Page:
What is Endodontic retreatment?
While endodontic treatments, commonly known as root canals, are intended to last a lifetime, sometimes it’s not possible to prevent future problems. There is always a small chance that the treated tooth will experience further trauma, decay, or other changes that might require endodontic retreatment at some point. The good news is that it is often possible to save the tooth, despite the fact that treatment has been performed on that tooth in the past. So how does endodontic retreatment involve, and what should you expect should you need a second procedure? If you need a retreatment plan, our Miami dental specialists refer our patients to a specialized and trained Endodontist.
Signs of Needing Endodontic Retreatment
Unfortunately, teeth do not always heal as expected from a root canal. Pain, further decay, and tooth disease can all occur, sometimes within a few months, but sometimes not for several years. Other reasons for retreatment are as diverse as a loose or broken crown, tooth fracture, or undetected canal abnormalities. This is why it is so crucial to keep up with regular dental and hygiene cleanings and to keep a close eye on the treated tooth so you can spot any kind of trouble before it becomes more serious. Pain in a treated tooth, of course, is an obvious indicator that you should speak with your endodontist as soon as possible to see whether or not you will need retreatment.
Is Retreatment the Best Choice?
If you’re facing problems with your tooth following a previous root canal, it’s understandable to feel skeptical about trying a retreatment procedure. However, it is always best to save your tooth if possible, avoiding the need for other options, such as single-tooth implants. Retreatment is often a very good option, but the success of any treatment depends on a variety of factors, which you will discuss with your endodontist before deciding on a course of treatment.
If a root canal retreatment is not likely to solve the problems, an endodontist may recommend other options, such as endodontic surgery. Endodontic surgery allows the endodontist to access the tip of the tooth root surgically, which may also be done alongside retreatment. It all depends on the cause and severity of your tooth’s problems.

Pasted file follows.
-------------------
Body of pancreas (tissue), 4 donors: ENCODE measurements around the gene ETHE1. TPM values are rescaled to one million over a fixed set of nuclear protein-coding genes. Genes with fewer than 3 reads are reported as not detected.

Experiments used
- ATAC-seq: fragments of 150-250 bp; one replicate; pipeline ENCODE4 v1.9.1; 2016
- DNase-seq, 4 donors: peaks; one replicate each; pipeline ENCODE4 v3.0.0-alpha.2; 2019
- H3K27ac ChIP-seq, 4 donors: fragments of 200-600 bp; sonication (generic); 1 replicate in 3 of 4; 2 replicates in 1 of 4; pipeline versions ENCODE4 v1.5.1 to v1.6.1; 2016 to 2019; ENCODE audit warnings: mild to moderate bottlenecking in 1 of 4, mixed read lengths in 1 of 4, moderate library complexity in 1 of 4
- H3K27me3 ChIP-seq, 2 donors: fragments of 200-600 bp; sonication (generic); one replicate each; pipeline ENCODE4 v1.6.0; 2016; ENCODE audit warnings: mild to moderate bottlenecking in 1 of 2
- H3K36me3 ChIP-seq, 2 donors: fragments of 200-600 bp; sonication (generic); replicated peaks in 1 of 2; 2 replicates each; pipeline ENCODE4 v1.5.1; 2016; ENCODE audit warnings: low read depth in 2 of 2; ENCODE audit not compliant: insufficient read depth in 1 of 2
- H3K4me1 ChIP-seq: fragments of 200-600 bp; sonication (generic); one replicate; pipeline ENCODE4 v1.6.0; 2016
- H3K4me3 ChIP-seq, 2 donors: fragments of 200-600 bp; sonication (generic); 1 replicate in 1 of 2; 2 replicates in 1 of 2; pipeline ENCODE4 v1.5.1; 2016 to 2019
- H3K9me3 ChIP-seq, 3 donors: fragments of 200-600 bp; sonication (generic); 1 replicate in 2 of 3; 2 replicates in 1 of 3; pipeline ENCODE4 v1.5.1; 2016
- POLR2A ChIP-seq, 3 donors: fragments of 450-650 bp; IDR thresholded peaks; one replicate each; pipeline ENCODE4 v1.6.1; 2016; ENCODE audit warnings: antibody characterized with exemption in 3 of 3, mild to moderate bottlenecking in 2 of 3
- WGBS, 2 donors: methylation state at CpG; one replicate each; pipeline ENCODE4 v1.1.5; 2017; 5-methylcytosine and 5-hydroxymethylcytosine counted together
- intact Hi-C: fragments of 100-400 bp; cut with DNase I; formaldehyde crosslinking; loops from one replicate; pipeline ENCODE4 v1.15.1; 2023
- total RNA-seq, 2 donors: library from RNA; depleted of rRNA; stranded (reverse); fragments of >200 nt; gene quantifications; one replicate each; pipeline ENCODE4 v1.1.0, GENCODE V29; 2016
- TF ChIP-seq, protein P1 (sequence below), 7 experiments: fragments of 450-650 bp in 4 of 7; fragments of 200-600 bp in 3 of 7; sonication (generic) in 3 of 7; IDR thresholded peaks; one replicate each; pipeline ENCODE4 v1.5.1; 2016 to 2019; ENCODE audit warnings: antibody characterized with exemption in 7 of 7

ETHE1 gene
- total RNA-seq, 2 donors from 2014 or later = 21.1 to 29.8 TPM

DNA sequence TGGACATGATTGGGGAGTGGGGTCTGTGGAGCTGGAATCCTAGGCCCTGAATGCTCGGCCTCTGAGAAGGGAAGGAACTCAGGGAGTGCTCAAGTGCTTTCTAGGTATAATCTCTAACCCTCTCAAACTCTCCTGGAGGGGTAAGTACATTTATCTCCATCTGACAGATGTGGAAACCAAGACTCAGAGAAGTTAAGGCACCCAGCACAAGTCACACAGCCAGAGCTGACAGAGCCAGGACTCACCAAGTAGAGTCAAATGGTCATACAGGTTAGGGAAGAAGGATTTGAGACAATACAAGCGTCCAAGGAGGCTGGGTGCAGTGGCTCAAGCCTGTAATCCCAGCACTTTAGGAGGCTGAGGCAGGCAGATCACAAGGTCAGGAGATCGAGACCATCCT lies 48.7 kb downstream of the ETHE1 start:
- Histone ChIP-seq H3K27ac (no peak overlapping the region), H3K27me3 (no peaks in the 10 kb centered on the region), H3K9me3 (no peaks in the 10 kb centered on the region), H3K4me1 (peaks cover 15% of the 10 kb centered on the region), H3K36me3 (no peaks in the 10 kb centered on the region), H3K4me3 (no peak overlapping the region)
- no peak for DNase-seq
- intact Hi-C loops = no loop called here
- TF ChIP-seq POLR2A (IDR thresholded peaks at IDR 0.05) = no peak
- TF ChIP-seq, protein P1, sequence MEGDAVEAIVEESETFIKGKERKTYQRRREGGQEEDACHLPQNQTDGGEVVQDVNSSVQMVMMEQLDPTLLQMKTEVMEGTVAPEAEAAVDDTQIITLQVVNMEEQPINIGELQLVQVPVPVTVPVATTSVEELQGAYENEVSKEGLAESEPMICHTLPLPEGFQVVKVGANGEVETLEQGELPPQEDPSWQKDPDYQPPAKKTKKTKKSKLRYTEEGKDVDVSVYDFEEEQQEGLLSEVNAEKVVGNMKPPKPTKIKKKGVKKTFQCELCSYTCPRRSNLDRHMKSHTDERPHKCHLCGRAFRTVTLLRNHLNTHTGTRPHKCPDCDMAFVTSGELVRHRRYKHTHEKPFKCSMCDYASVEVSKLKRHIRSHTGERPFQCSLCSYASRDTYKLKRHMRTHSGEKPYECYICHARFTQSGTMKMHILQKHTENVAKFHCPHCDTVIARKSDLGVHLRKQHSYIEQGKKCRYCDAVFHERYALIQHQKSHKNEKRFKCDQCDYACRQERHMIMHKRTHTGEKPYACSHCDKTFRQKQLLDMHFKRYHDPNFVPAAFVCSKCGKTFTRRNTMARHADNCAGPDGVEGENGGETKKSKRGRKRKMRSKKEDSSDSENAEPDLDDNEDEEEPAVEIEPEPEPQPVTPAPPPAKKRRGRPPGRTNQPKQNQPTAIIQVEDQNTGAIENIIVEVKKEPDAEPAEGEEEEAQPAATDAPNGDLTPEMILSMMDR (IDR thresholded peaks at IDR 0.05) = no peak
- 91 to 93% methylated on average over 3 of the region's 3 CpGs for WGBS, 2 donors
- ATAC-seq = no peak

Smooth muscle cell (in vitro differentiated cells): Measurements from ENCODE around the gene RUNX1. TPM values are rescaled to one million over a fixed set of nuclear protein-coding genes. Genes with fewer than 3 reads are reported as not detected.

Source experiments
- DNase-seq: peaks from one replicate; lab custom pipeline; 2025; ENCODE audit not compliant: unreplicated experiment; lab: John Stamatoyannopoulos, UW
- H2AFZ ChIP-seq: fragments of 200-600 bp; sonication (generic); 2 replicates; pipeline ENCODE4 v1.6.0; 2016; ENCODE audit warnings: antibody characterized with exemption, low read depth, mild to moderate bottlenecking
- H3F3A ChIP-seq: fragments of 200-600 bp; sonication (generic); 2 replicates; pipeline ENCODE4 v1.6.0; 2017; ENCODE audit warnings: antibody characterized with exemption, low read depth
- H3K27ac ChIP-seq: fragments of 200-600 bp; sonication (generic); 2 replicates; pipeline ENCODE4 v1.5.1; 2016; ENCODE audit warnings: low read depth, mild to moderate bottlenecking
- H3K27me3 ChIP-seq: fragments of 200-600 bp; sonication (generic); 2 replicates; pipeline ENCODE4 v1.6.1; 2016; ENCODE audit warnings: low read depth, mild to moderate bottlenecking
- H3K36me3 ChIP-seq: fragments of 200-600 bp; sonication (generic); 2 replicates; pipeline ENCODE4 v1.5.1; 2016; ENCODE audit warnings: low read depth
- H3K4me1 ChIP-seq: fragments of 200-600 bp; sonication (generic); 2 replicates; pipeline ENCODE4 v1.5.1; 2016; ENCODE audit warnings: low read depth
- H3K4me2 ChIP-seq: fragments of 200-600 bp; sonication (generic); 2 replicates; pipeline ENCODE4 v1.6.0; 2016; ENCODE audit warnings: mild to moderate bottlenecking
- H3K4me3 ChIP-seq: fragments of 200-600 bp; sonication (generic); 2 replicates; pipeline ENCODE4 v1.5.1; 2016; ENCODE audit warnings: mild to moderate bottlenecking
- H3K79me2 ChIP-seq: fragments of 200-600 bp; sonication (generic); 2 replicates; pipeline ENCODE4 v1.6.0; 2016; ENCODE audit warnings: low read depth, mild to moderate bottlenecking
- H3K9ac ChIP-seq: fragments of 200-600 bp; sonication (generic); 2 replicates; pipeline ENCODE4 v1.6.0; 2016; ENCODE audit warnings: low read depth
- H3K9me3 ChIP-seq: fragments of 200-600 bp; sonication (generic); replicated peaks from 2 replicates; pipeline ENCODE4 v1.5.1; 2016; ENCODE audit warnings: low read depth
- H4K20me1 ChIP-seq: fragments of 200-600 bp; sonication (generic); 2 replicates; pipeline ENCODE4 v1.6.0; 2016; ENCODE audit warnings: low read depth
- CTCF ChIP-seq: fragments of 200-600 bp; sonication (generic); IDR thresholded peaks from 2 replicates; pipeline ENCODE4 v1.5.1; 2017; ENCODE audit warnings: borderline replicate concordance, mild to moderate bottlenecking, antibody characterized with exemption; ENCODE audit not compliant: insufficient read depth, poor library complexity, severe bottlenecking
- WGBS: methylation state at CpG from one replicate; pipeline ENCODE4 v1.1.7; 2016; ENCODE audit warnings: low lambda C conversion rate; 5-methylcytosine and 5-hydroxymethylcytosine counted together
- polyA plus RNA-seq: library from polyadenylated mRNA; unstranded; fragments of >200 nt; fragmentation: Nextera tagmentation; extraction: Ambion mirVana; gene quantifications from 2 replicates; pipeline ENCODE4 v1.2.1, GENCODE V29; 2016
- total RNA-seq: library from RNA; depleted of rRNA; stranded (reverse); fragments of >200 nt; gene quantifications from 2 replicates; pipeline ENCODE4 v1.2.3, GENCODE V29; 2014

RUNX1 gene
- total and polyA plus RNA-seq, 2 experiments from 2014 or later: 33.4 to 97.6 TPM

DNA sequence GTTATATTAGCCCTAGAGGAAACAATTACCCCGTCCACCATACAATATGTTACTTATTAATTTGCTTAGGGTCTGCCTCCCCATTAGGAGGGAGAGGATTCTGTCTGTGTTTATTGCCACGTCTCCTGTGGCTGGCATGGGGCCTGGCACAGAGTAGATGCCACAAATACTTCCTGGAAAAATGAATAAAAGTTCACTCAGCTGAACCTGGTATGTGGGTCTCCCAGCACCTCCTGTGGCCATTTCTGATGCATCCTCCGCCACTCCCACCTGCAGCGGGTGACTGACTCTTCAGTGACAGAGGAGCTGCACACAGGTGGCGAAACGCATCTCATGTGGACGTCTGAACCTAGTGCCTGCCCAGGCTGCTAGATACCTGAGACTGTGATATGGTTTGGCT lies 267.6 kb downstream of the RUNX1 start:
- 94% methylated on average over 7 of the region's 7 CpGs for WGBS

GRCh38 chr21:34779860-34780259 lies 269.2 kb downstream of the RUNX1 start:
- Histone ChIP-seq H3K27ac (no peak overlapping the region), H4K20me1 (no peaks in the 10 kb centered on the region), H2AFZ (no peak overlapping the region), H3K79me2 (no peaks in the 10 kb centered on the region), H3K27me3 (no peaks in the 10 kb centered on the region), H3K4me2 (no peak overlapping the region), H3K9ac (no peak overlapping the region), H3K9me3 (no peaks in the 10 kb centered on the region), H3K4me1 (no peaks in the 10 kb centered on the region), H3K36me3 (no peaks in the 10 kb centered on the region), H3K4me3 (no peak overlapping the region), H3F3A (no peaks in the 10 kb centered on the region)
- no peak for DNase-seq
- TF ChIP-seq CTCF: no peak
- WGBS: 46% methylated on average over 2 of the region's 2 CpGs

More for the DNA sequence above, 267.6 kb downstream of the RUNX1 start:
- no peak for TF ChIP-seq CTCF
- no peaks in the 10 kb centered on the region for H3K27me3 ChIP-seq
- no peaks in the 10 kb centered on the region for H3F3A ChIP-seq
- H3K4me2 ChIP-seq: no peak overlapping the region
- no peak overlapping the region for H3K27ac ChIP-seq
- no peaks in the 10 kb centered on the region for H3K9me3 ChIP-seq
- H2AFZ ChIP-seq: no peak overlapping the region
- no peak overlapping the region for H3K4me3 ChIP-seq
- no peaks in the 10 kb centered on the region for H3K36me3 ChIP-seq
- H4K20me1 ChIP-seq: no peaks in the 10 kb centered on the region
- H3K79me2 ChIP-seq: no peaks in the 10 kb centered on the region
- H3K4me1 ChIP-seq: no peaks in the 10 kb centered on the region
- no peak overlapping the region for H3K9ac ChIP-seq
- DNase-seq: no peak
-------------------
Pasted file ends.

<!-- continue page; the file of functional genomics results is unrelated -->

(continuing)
What to Expect During Retreatment
Endodontic retreatment without surgery is very similar to the initial root canal procedure, and can usually be done with our sedation dentistry options. First, the tooth is isolated with a dental dam (rubber sheet). The crown is removed so the endodontist can access the inside of the tooth and correct any problems.
The old root canal filling will be removed, and the endodontist will inspect the canals for signs of decay and bacteria that may be causing infection and discomfort. The canals will be cleaned and inspected for any abnormalities in the shape of the canals that might be preventing the infection from healing properly.
Just as with the initial procedure, the canals will be re-filled with resin and an adhesive cement to prevent bacteria and decay from entering the tooth. Retreatment may also be combined with endodontic surgery, which involves further steps and recovery instructions.
A temporary filling will be put in place during the healing period, and the crown to restore the tooth to normal will be put in place by your dentist several weeks later. Your doctor will give you detailed instructions for caring for the tooth after the treatment.
Proper care of your teeth following retreatment will help your restoration last for many years, if not for the rest of your life. Follow all of your endodontist’s instructions carefully, and avoid chewing with your treated tooth until the crown is put in place. Once the tooth has healed and the crown has been installed, you should be able to care for the tooth as normal, with simple brushing, flossing, and regular visits to your dentist for checkups and cleanings.
How Much Will the Procedure Cost?
Endodontic retreatment is often a highly complex procedure, typically more difficult than the initial procedure, and sometimes requiring accompanying procedures such as endodontic surgery. As with most dental procedures, the costs will depend on a number of different factors. If the tooth restoration needs to be dismantled and replaced, this will typically be more expensive. The type of tooth requiring treatment will also be a factor, as molars are typically more difficult to treat than other teeth.
Each endodontist charges their own fees, but it’s important to choose a specialist who will help you save your teeth for a lifetime. Before your procedure, you will discuss costs and get options for financing your procedure. Some dental insurance will cover retreatment, but it’s important to be knowledgeable about your policy before you proceed.
Alternatives to Retreatment
Retreatment is one of the best options available, as the only alternative to the treatment is extraction of the diseased tooth. Once the tooth is extracted, it must be fully replaced with a dental implant, bridge, or partial dentures to restore former function. Whenever possible, it tends to be cheaper and more convenient to save the natural tooth via endodontic retreatment.